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Hyundai‘s Elantra Touring station wagon will still be offered once the Elantra sedan is replaced here in the United States. In fact, we’ll even see a new Touring sometime after the sedan launches.
But the staggered introductions wont take place on the usual schedule, which often sees a new variant launch within 12 months of the main model. Because the Touring is actually based on the Hyundai i30, a European market small wagon, American consumers will have to wait for the i30 to get a re-design, something that is supposed to happen at some point in 2011.
While Hyundai CEO John Krafcik said that there would be greater integration of the i30 and the Elantra sedan, no timetable was given. The i30 has been around since 2007, so it might be due for a refresh sooner, rather than later, and with the leap in quality represented by the Elantra, it’s going to need one lest in look stale.
Hyundai is hosting a briefing at their HACHI technical center in Michigan, and Autoguide is on hand for the various presentations today. The first one focused on the upcoming Elantra, and CEO John Krafcik revealed some important details.
Among them was a claim that the Elantra will get 29 mpg city and 40 mpg highway, and that all models will achieve this figure, not just a special “ECO” model like the Chevrolet Cruze. The Elantra’s new generation 1.8L four will feature variable valve timing for both intake and exhaust, produce 82.4 horsepower per liter and pump out 148 horsepower and 131 lb-ft of torque.
Hyundai will officially revealed the 2011 Elantra at next week’s Los Angeles Auto Show, and you can check back for updates on our Los Angeles Auto Show coverage section, as well as our Twitter feed. Check out Autoguide’s Twitter feed for more updates.
Hyundai is set to build the new Elantra at their Alabama factory, as it joins the Sonata and Santa Fe at the plant. The new Elantra is already on sale in South Korea, but is set to debut in U.S. spec at this November’s 2011 Los Angeles Auto Show.
In a press release, Hyundai CEO John Krafcik said “Hyundai‘s philosophy is to build our vehicles where we sell them, and with the addition of the Elantra to our U.S. production mix we now manufacture our three most popular models right here in the U.S.”
The move to produce the Elantra in the United States allows Hyundai to price the car even more aggressively as it aims to capture an ever larger market share in the United States.
The first rolling shots of the Hyundai Elantra have emerged from Korea, where the car is known as the Hyundai Avante. Rumors have it that the Elantra will be a few inches longer than the upcoming 2011 Ford Focus but put out identical power. The Elantra is also expected to return close to 40 mpg depending on the choice of transmission.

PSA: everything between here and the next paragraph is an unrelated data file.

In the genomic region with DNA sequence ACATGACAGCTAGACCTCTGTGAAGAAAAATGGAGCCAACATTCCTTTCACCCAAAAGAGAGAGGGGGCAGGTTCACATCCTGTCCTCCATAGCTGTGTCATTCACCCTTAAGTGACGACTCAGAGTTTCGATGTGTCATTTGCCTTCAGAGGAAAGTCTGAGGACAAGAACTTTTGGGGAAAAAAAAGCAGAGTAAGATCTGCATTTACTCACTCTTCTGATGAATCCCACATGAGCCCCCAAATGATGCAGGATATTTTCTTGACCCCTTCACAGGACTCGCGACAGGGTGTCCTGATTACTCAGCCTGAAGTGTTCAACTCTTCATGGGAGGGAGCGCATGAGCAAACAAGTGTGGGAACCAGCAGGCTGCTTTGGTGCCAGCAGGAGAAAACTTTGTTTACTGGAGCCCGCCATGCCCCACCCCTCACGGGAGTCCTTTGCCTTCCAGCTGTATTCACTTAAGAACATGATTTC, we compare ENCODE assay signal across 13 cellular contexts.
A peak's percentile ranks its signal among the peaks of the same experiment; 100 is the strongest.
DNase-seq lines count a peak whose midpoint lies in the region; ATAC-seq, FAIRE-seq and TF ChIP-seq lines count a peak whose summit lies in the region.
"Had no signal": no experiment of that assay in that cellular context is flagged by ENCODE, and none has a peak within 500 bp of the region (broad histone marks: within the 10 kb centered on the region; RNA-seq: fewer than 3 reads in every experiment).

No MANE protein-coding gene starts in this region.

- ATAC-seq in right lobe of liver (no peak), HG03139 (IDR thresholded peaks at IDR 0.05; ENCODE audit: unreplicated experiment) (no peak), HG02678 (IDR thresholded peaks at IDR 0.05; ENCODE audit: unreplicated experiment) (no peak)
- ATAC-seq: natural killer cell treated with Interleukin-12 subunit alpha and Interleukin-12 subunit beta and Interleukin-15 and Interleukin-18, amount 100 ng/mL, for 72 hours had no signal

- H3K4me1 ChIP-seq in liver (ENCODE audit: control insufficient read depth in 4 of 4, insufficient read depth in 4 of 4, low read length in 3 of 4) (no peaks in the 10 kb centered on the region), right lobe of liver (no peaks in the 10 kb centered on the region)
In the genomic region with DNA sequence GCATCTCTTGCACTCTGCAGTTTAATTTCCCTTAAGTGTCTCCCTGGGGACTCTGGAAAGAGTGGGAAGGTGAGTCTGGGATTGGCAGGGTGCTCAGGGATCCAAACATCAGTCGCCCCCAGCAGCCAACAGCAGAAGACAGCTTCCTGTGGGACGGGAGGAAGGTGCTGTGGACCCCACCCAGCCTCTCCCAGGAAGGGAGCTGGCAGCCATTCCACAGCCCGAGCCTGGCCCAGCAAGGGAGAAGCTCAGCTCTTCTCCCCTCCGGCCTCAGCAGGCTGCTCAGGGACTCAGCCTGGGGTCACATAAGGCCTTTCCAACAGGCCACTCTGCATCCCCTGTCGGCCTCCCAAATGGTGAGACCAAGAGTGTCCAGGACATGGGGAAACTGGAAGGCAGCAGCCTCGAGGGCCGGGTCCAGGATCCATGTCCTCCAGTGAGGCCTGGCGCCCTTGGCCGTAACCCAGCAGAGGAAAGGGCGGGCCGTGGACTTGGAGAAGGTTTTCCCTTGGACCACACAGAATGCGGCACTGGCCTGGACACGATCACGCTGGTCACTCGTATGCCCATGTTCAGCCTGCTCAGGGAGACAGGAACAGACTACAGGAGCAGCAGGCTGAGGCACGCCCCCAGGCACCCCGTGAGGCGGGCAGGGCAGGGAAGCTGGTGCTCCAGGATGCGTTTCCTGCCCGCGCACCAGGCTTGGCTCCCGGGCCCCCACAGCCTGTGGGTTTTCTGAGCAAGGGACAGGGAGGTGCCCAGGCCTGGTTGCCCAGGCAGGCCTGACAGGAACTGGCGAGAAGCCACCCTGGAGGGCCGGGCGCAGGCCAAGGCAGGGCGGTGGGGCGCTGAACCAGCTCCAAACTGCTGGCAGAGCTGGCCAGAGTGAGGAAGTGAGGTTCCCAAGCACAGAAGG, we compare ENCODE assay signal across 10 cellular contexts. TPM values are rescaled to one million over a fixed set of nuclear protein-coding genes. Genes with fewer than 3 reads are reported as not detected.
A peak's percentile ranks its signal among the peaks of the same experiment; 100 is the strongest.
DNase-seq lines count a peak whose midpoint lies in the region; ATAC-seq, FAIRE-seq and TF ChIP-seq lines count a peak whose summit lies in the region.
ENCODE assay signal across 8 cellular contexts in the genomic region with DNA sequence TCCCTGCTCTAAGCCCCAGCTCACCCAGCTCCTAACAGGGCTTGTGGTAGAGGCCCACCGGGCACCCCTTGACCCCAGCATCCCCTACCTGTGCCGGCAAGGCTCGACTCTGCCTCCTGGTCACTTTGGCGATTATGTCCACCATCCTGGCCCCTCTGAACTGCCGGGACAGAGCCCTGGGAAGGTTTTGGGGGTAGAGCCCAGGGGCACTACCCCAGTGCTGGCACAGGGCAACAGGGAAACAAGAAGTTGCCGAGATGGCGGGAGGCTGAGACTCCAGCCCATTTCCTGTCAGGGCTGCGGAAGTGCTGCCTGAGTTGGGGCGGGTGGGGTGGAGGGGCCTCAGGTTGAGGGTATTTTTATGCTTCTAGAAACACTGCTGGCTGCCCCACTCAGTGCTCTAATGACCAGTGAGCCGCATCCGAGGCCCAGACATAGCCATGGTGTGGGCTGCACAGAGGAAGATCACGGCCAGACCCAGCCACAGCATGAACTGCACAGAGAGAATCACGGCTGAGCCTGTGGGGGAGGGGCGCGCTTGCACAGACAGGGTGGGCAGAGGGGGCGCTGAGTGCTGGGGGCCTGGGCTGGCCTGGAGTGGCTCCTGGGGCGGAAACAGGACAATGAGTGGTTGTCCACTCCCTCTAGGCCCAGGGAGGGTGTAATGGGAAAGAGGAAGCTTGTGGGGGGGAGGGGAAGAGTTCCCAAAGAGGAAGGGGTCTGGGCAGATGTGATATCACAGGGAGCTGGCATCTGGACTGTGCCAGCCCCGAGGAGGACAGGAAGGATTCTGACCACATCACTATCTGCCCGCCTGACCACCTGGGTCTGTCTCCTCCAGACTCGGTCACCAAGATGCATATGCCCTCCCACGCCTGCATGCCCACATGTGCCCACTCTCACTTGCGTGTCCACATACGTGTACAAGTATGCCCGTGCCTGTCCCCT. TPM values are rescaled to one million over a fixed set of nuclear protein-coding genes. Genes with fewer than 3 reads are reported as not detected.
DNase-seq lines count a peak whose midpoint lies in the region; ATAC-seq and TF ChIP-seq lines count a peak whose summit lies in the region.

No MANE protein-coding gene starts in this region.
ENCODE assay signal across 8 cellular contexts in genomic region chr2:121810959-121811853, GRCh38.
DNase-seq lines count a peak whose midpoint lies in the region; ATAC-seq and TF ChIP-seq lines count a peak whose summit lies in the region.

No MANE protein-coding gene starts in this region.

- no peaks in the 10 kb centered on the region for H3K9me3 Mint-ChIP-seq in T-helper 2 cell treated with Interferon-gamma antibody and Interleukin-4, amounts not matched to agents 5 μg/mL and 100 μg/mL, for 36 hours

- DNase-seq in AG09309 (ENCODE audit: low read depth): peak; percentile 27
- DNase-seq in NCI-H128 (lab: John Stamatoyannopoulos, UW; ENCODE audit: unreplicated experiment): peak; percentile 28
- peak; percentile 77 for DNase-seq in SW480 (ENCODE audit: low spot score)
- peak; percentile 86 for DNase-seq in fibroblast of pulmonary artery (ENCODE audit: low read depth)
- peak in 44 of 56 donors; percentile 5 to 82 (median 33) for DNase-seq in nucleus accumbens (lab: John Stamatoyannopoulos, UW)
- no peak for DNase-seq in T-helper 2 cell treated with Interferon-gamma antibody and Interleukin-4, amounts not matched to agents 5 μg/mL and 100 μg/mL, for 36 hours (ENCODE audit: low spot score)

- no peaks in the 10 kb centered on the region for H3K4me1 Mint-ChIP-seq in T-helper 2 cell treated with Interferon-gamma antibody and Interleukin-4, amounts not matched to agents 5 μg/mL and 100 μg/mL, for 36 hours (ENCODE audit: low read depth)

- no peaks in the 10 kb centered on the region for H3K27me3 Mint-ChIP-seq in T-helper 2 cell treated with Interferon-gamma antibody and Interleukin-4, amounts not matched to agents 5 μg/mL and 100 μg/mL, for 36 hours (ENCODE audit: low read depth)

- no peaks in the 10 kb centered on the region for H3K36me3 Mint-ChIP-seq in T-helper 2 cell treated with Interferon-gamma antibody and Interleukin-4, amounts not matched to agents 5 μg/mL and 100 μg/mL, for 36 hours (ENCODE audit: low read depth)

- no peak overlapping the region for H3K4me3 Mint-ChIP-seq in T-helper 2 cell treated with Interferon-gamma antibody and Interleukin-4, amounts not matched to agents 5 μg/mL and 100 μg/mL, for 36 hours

Like most Hyundai designs, the Elantra is slick looking but also a derivative pastiche of other elements. For buyers in this category, the cabin seems to matter more, and the Elantra is expected to deliver on that front.
Hit the jump to watch the video of the 2011 Hyundai Elantra
We already brought you the design mockups of the all new Hyundai Elantra, so here are some pictures of the real thing, driving on the road. With a direct injection 1.6L 4-cylinder making 138 horsepower, the Elantra’s interesting styling and efficient powerplant should make it a competitive alternative to the usual Civic and Corolla.
Considering Hyundai just beat BMW, Audi and Toyota in a German magazine’s quality index, we think optimism is a safe bet when it comes to Hyundai, and the new Elantra.
Gallery: 2011 Hyundai Elantra
[Source: Hyundai Blog]
China is the world’s biggest auto market in the world, so it might not be so surprising that China is also Hyundai‘s new biggest market, after the automaker sold more cars in China than Korea for the second straight month. Buoyed by the success of the Yuedong (aka our Elantra) and the Tuscon crossover, Hyundai was able to move 57, 014 cars in China in May, versus 55, 339 in Korea.
The Yuedong was able to usurp the title of #1 selling compact car from the Chinese engineered and built BYD F3, a significant coup for the Korean automaker. Hyundai expects to move 670,000 cars in China for the year 2010.
[Source: Joon Gang Daily]
For all the scare-mongering you see on the evening news, the most interesting thing about my trip to the West Bank was seeing some Palestinian hoonage undertaken by a couple youths in a beat-up Toyota. It was nothing more than some peel-outs and a poor attempt at doing donuts, but it was cool to see that enthusiasm for cars exists even when hope for a better future is dim. For residents of the Gaza Strip however, obtaining a car is a massive undertaking in itself.
Blockaded by both Israel and Egypt (the Islamic fundamentalist group Hamas administers the territory, and is a common enemy of both countries), the basic necessities of life are hard to come by. This video, shot by the BBC, shows a bulldozer pulling a Hyundai Elantra into the Gaza strip through an underground tunnel – the only way it could be imported. With about 200 cars on the road, the Elantra should stand out. Interestingly enough, a similar car is only $7000 cheaper inside Israel, perhaps owing to the high taxes on vehicles in the country.
[Source: BBC News]